Government must clear all payments and dues to revive investments

All CPSUs should clear their dues to vendors and contractors in one go to help revive the investment cycle

16 December, 2019 Opinion, Economy
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Different departments and institutions of the government owe huge amounts of money to companies, vendors and contractors. In order to revive the investment cycle it is very important that such payments are cleared immediately.

Arvind Virmani, Chairman of EGROW Foundation and former Chief Economic Adviser, Government of India said the government has started the process of clearing the dues, but they are done in a piecemeal manner.

“We should take this opportunity to completely clear payments. There is always a carry over. This has been going on for 50-years. This is an opportunity when we say let’s make it zero,” said Virmani, senior economist who also worked with the International Monetary Fund as India’s representative.

Arvind Virmani, Chairman EGROW Foundation and former Chief Economic Advisor
“The perception is that not enough is being done to promote the white economy. So instead of black economy moving towards the white economy you had a collapse. On the other hand, the monetary policy needs to be loosened further for the growth to rebound moving further.”

The government recently directed all Maharatna and Navratna Central Public Sector Undertakings (CPSUs) to clear all the dues of vendors and contractors. Virmani said all such payments should be cleared at one go.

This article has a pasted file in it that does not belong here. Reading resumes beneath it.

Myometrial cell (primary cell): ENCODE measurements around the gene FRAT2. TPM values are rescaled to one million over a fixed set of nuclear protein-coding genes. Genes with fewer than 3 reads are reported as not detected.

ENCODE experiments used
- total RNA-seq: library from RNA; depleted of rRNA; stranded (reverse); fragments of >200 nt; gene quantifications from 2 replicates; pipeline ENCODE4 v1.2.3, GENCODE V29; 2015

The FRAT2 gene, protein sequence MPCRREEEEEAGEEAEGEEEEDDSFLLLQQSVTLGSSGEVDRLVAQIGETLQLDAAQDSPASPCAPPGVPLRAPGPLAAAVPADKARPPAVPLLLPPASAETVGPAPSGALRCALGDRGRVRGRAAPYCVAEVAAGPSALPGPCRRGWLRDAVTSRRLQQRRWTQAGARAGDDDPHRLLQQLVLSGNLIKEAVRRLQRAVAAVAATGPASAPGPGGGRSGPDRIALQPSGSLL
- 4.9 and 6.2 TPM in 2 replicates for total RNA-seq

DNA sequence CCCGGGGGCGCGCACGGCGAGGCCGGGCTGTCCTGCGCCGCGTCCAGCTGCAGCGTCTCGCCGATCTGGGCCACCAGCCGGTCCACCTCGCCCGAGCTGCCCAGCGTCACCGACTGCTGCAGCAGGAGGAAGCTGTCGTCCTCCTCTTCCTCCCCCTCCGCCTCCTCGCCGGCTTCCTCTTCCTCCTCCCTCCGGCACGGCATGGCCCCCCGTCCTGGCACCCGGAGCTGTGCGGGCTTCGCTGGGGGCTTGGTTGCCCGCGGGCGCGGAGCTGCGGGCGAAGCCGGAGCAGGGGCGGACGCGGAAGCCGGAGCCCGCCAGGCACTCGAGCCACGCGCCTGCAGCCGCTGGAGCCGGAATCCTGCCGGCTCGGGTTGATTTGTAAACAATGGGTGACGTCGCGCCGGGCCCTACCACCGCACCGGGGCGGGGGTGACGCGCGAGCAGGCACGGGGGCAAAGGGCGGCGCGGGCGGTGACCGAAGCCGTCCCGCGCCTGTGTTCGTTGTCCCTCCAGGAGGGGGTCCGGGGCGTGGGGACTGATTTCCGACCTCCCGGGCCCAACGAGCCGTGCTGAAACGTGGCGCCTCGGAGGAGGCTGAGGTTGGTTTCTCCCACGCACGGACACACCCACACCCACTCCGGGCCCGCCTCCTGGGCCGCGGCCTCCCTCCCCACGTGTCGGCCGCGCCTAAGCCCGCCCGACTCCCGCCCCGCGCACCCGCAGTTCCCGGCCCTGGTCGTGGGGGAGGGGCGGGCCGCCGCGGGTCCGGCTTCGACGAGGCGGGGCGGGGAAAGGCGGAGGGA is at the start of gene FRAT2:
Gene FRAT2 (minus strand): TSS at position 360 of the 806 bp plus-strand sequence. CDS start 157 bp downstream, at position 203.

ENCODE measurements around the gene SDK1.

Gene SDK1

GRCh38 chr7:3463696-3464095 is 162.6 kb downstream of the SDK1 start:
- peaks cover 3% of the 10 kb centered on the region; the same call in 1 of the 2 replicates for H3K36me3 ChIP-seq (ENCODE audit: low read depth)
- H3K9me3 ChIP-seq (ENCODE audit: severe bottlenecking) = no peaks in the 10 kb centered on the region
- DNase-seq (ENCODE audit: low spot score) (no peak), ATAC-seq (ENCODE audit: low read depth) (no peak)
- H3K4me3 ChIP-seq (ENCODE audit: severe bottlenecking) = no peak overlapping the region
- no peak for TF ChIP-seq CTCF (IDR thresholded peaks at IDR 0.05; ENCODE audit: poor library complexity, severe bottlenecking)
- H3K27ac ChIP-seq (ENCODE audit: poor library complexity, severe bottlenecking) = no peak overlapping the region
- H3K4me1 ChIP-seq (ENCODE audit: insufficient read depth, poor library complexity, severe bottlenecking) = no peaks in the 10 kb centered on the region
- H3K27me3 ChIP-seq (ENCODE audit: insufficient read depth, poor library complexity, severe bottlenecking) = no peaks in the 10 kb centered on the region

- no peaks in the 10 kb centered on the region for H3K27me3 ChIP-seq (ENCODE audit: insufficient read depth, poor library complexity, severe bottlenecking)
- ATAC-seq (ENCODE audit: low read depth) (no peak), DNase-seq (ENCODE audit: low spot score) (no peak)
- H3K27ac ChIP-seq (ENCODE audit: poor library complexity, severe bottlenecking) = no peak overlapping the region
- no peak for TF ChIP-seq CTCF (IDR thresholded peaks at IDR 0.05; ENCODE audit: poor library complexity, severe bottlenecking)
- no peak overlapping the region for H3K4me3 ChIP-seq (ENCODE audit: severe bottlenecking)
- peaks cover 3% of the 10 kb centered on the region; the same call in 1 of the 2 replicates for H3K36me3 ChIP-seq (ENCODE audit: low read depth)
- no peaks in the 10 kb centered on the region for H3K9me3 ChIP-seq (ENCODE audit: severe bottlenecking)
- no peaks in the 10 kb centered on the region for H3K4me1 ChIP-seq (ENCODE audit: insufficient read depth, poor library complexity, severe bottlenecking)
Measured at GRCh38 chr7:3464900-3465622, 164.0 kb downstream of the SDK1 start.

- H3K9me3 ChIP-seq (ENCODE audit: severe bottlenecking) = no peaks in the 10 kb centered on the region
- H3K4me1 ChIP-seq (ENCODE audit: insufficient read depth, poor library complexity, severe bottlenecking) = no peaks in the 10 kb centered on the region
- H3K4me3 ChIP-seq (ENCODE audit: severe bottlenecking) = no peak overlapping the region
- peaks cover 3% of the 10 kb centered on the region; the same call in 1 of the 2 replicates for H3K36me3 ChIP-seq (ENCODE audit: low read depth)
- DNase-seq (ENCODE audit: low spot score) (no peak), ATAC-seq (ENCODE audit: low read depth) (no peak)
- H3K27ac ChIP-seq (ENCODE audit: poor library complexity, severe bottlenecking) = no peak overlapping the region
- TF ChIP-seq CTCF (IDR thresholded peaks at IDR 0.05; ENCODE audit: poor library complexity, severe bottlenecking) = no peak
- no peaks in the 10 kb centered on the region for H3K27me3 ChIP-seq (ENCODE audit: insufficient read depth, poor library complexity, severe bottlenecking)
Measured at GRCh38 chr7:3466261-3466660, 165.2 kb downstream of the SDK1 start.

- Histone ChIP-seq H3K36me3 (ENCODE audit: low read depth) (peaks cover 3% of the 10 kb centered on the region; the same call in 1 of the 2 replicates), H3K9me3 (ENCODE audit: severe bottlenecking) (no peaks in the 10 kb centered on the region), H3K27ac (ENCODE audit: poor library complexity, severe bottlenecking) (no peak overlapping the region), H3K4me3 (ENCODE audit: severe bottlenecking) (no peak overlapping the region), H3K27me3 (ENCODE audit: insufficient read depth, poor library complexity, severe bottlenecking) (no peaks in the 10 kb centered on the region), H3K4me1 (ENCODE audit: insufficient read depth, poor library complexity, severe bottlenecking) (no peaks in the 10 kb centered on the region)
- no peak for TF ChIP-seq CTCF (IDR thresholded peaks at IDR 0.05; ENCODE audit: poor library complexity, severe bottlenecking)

He said the government should take fiscal route to raise money for clearing the dues. This would put substantial amount of money in the hands of the private firms, vendors and contractors and would help revive the investment cycle. Investment plays a critical role in reviving economic growth.

Another effective measure of raising the revenue to fund the increased government investment is speeding up the process of disinvestment. This will not only give fiscal space to the government but also help boost confidence of the investors.

Taxation reform is also a critical area for reviving the economic growth. The Goods and Services Tax (GST) has not been implemented the way it should have been. This needs to be drastically simplified.

“When I look closely at the decline in the growth rate, the role of consumer non-durables is somewhat larger than we have seen before. Because the GDP data is not detailed, so if you match that with IIP data, the sectors of garments & textiles and processed foods are the ones suffering. Remember, this is IIP. So they are the formal sector, not informal. I have also looked at the rural wage data and real wages have actually been increasing for last 18 months or so at roughly 0.7 per cent per annum,” said Virmani

Direct Tax Code (DTC) is another area that needs immediate attention. While the government seems to be sceptical in taking immediate decision on the implementation of DTC given the experience with the GST, it is time that the direct tax reform must be pushed.

“Do the structural part of the DTC, which is essential. The tax rate part of it or the surcharges could be phased out in three-four years. DTC part is absolutely essential. It must be done in the ensuing budget,” said Virmani. 

According to Virmani, the excessive focus on curtailing or dismantling the black economy had been a major factor behind the slowdown in the economic growth. Soon after taking charge Prime Minister Narendra Modi government set up a Special Investigation Team (SIT) in 2014 to look into the matter of black money. Then a whole bunch of laws, like Black Money Act and the Prohibition of Benami Property Transactions Act were modified or new regulations introduced. There were four-five major policy and legal changes culminating in demonetisation in November 2016. As a result, the black economy has been successfully suppressed, but it has not resulted in corresponding gain in the white economy.

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